Wednesday, 18 February 2009

Stanford Agrees to Delist from Colombian Stock Exchange. 'Strict Monitoring´ of Acitivities Seek to Reinstill Investor Confidence

Allen Stanford used to fly his Washington contacts to the Caribbean,
pay for their expenses, while lying to his own bank's customers about
the destination of their money and investment returns.
The problem here is more unwanted government-imposed regulation
will come after this. Self-regulatory efforts would do more
than government meddling on private businesses.

The Colombian unit of Stanford International Bank Ltd., comprised of a brokerage and a representation office for private-banking and asset management, agreed to de-list from the local stock exchange, meaning its activities will be restricted to complete pending market transactions and meet client redemptions. The decision is clearly aimed at averting intervention by financial authorities.The Financial Regulatory Agency, known as Superfinanciera, is ''strictly monitoring´´ Stanford Colombia's activities to protect deposits and instill confidence in the system, according to a note posted today on its Web site (click here for the link to the note.) The unit was forced to increase its capital by $3 million, -- I use the word ''forced´´ because these capitalisations aren't necessarily voluntary. I guess the Colombians freaked out when they realised that Stanford's brokerage was the fourth-largest player in the Bolsa de Valores de Colombia by traded volume last year. They wanted to act pre-emptively, something they failed to do in the pyramids scandal.

The company, called
Stanford Bolsa y Banca SA, also issued a statement on its Web site (click here for the link.) A U.S. official was named to help Colombian private banking clients recover their money, according to the note.

It is not the style of this blog to demonise a company that is under investigation for any alleged wrongdoing. In my 10-year career covering politics, markets and the economy, I saw many times how the media has the power to destroy an institution or the reputation of a person. Brazil is a good example of the reputation risk that investors face when the media attacks. Besides that,
this would be the very moment to kick off a witch-hunting of financial institutions -- the tracking record of regulatory oversight in the U.S. is on the bin. The authorities are on the search for scapegoats. You have to give the accused the benefit of the doubt ... always, it is a responsible policy as a journalist. Yet, the evidence against Standford's business model found is conclusive -- despite being it evidence recollected by the same regulators who failed to foresee the sub-prime mess and prevent it from becoming what it finally became. Stanford seems to be another example of the excess greed that governed our markets for the past six years. Hopefully, for the good of the markets, more scandals will be unveiled, more bankers will go to jail, and more greedy investors who don't do their investing homework properly will keep losing money.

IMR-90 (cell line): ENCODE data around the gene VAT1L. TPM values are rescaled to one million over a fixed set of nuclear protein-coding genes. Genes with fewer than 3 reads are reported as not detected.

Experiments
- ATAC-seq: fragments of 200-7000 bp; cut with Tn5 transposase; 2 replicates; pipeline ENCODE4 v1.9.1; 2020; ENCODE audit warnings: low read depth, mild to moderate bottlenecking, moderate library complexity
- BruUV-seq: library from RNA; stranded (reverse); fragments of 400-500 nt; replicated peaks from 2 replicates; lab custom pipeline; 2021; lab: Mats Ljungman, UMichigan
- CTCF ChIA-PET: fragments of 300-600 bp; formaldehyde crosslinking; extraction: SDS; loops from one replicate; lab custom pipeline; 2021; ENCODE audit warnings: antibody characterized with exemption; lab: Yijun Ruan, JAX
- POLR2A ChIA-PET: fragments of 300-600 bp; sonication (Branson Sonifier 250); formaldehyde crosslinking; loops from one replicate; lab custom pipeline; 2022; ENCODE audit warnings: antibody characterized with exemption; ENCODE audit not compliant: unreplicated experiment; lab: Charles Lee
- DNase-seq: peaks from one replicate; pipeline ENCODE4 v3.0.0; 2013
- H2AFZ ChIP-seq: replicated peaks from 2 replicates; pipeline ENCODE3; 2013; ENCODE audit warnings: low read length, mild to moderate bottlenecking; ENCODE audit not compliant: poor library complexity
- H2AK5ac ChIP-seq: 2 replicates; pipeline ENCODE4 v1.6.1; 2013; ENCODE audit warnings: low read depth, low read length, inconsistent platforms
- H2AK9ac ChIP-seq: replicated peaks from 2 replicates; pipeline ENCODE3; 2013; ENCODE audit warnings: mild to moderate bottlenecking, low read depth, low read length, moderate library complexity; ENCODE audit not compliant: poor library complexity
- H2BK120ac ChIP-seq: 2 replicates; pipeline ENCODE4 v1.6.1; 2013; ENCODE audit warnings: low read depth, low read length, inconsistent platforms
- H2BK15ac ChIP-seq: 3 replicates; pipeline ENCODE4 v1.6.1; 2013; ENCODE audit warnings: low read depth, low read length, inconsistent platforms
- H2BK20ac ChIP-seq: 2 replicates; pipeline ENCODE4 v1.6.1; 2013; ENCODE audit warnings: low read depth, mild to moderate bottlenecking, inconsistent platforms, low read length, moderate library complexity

It will take a little of your time, dear reader (don't laugh at me, Toby Muse) to understand the nitty gritty of this mess.
The Stanford Group, owned by a Texas financier called Allen Stanford, were sued by the SEC over the sale of $8 billion of bank certificates, on suspicions the securities were used by bank management to run a massive fraud that included making false statements about returns. My understanding of the situation is that Stanford Group would offer across Latin America those certificates through its network of banks in the Caribbean, Panama, Colombia, Peru, Venezuela and some other nation (all these nations have weak regulatory surveillance -- don't forget the Colombian pyramids scheme, of which its growth and posterior demise the Uribe administration is fully responsible.) The bank issued false statements to customers, the SEC alleges, by saying their money would only be placed in liquid financial instruments.The SEC said the portfolio was instead managed directly by the firm's owner, Allen S., and the destination of the money was ... uff ... real estate investment trusts (REITs), private equity ventures and other illiquid investments.

The decision by the Colombians, which follows yesterday's accusation of fraud against Stanford by the U.S. 's SEC, follows a similar one from Panamanian regulators, who seized the bank's operations in the Central American nation. Colombia laws oblige transnational banks to have their own pool of capital set aside for the local operations, making it independent from their parent companies to avert bankruptcies triggered by global market swings or scandals elsewhere. Click here to go to
IncaKolaNews, the blog of my dear friend Otto Rock, who has been scouring for new data and information on this case.

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